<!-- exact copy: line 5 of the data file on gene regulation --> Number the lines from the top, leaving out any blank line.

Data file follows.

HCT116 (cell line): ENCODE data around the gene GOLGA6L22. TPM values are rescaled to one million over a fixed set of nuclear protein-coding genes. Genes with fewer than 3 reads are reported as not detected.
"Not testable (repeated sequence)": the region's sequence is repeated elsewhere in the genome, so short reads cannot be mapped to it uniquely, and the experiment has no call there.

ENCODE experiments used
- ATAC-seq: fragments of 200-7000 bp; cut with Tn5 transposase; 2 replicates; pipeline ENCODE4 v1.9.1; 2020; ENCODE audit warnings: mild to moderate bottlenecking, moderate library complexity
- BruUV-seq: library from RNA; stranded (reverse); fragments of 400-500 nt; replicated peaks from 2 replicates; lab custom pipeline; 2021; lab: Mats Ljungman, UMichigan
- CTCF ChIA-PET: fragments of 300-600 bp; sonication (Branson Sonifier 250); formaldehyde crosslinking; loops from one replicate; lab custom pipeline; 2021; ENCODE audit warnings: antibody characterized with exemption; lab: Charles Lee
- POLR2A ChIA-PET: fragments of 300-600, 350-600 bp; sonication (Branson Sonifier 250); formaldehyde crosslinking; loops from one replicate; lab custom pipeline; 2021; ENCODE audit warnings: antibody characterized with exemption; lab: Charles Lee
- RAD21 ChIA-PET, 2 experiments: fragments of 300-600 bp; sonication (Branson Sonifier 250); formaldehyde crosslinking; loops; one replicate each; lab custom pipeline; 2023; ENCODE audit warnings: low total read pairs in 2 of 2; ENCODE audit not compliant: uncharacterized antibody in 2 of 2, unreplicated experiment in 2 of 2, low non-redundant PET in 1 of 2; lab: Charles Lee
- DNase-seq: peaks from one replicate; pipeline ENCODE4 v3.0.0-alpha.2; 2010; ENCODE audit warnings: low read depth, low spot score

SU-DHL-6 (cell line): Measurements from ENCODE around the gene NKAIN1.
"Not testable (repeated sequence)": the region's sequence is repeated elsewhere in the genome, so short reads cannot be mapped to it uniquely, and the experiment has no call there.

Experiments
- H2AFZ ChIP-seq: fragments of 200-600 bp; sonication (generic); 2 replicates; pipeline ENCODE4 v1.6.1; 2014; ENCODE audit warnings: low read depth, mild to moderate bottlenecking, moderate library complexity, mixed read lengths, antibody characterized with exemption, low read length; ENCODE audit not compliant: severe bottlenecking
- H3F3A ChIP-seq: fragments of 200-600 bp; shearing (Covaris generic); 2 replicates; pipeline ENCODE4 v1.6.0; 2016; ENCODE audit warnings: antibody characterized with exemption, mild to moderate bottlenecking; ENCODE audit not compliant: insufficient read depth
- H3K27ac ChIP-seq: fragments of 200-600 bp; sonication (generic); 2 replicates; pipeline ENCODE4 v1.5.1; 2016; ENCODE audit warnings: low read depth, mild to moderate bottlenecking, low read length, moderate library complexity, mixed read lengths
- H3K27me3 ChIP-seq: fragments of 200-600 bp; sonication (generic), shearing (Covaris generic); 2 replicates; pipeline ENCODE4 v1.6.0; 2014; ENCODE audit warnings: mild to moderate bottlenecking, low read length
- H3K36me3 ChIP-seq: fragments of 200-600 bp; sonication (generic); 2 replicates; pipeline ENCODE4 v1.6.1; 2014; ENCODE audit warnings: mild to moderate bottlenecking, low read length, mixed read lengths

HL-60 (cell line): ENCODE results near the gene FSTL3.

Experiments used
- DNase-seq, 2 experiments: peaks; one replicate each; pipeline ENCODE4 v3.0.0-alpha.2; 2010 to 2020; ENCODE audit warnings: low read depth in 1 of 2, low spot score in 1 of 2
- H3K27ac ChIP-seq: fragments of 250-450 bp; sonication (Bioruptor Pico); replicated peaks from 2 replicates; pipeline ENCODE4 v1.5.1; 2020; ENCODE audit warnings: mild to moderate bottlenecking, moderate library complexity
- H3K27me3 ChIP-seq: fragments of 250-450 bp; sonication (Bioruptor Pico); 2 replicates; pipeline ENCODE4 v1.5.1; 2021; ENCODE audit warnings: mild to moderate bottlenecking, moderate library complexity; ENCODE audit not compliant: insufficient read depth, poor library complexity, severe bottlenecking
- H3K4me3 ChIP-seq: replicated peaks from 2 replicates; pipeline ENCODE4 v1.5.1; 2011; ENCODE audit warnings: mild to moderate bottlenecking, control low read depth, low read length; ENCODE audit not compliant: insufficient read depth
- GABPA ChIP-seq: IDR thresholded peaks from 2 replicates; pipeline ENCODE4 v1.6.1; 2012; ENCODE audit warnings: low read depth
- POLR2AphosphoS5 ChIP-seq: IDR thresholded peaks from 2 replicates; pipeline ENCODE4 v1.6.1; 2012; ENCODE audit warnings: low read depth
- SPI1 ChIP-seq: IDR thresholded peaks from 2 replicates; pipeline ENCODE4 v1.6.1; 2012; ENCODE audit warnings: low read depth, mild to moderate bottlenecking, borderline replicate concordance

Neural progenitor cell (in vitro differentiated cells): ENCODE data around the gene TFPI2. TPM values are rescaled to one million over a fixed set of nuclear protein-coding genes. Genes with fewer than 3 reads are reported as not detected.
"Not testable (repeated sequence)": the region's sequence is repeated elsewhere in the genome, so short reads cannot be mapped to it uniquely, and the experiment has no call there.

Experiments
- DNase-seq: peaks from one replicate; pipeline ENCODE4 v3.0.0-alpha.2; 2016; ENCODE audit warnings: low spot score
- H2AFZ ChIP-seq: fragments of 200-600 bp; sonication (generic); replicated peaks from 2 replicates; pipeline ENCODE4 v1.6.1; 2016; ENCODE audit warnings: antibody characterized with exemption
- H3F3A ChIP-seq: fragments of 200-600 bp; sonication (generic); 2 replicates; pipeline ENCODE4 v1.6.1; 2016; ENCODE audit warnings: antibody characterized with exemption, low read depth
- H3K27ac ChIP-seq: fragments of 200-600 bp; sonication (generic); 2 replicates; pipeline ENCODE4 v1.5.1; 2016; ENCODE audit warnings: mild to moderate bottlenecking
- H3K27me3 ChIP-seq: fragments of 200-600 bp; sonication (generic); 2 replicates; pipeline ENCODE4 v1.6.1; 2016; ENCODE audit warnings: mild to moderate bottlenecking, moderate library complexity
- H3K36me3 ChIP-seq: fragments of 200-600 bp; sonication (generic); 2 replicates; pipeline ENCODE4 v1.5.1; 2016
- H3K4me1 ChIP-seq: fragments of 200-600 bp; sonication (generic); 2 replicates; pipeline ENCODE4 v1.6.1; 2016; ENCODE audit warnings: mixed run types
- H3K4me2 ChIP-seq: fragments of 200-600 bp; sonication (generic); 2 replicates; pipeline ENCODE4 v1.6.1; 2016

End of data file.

- BruUV-seq: library from RNA; stranded (reverse); fragments of 400-500 nt; replicated peaks from 2 replicates; lab custom pipeline; 2021; lab: Mats Ljungman, UMichigan